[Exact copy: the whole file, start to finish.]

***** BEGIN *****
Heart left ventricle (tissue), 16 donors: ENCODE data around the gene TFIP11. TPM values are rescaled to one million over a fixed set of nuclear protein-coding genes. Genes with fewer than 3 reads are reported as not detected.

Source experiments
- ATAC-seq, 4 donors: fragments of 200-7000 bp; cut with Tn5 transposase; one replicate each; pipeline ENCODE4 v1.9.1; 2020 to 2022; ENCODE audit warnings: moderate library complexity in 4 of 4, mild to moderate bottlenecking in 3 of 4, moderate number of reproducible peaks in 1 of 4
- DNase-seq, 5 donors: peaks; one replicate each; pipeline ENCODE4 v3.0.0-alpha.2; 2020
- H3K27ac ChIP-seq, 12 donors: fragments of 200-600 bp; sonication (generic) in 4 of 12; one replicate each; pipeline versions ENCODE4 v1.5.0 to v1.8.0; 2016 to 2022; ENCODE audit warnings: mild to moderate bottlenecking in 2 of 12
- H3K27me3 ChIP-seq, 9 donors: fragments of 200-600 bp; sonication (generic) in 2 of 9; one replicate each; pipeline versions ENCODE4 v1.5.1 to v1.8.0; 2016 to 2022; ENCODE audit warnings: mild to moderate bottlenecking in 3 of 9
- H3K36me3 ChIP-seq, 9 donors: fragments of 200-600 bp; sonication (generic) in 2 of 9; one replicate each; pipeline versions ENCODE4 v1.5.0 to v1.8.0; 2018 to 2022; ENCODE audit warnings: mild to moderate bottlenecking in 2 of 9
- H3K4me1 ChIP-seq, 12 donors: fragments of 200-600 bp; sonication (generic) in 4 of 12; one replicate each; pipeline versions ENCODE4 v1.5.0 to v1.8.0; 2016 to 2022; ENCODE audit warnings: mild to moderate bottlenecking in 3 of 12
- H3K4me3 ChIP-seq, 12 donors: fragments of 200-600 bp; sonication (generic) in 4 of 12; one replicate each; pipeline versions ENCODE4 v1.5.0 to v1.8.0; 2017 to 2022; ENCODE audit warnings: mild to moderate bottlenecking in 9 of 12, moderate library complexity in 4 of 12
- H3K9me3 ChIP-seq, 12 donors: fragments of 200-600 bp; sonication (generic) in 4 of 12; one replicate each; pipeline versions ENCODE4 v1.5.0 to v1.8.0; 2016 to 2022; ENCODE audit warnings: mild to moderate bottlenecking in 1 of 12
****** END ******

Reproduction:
Heart left ventricle (tissue), 16 donors: ENCODE data around the gene TFIP11. TPM values are rescaled to one million over a fixed set of nuclear protein-coding genes. Genes with fewer than 3 reads are reported as not detected.

Source experiments
- ATAC-seq, 4 donors: fragments of 200-7000 bp; cut with Tn5 transposase; one replicate each; pipeline ENCODE4 v1.9.1; 2020 to 2022; ENCODE audit warnings: moderate library complexity in 4 of 4, mild to moderate bottlenecking in 3 of 4, moderate number of reproducible peaks in 1 of 4
- DNase-seq, 5 donors: peaks; one replicate each; pipeline ENCODE4 v3.0.0-alpha.2; 2020
- H3K27ac ChIP-seq, 12 donors: fragments of 200-600 bp; sonication (generic) in 4 of 12; one replicate each; pipeline versions ENCODE4 v1.5.0 to v1.8.0; 2016 to 2022; ENCODE audit warnings: mild to moderate bottlenecking in 2 of 12
- H3K27me3 ChIP-seq, 9 donors: fragments of 200-600 bp; sonication (generic) in 2 of 9; one replicate each; pipeline versions ENCODE4 v1.5.1 to v1.8.0; 2016 to 2022; ENCODE audit warnings: mild to moderate bottlenecking in 3 of 9
- H3K36me3 ChIP-seq, 9 donors: fragments of 200-600 bp; sonication (generic) in 2 of 9; one replicate each; pipeline versions ENCODE4 v1.5.0 to v1.8.0; 2018 to 2022; ENCODE audit warnings: mild to moderate bottlenecking in 2 of 9
- H3K4me1 ChIP-seq, 12 donors: fragments of 200-600 bp; sonication (generic) in 4 of 12; one replicate each; pipeline versions ENCODE4 v1.5.0 to v1.8.0; 2016 to 2022; ENCODE audit warnings: mild to moderate bottlenecking in 3 of 12
- H3K4me3 ChIP-seq, 12 donors: fragments of 200-600 bp; sonication (generic) in 4 of 12; one replicate each; pipeline versions ENCODE4 v1.5.0 to v1.8.0; 2017 to 2022; ENCODE audit warnings: mild to moderate bottlenecking in 9 of 12, moderate library complexity in 4 of 12
- H3K9me3 ChIP-seq, 12 donors: fragments of 200-600 bp; sonication (generic) in 4 of 12; one replicate each; pipeline versions ENCODE4 v1.5.0 to v1.8.0; 2016 to 2022; ENCODE audit warnings: mild to moderate bottlenecking in 1 of 12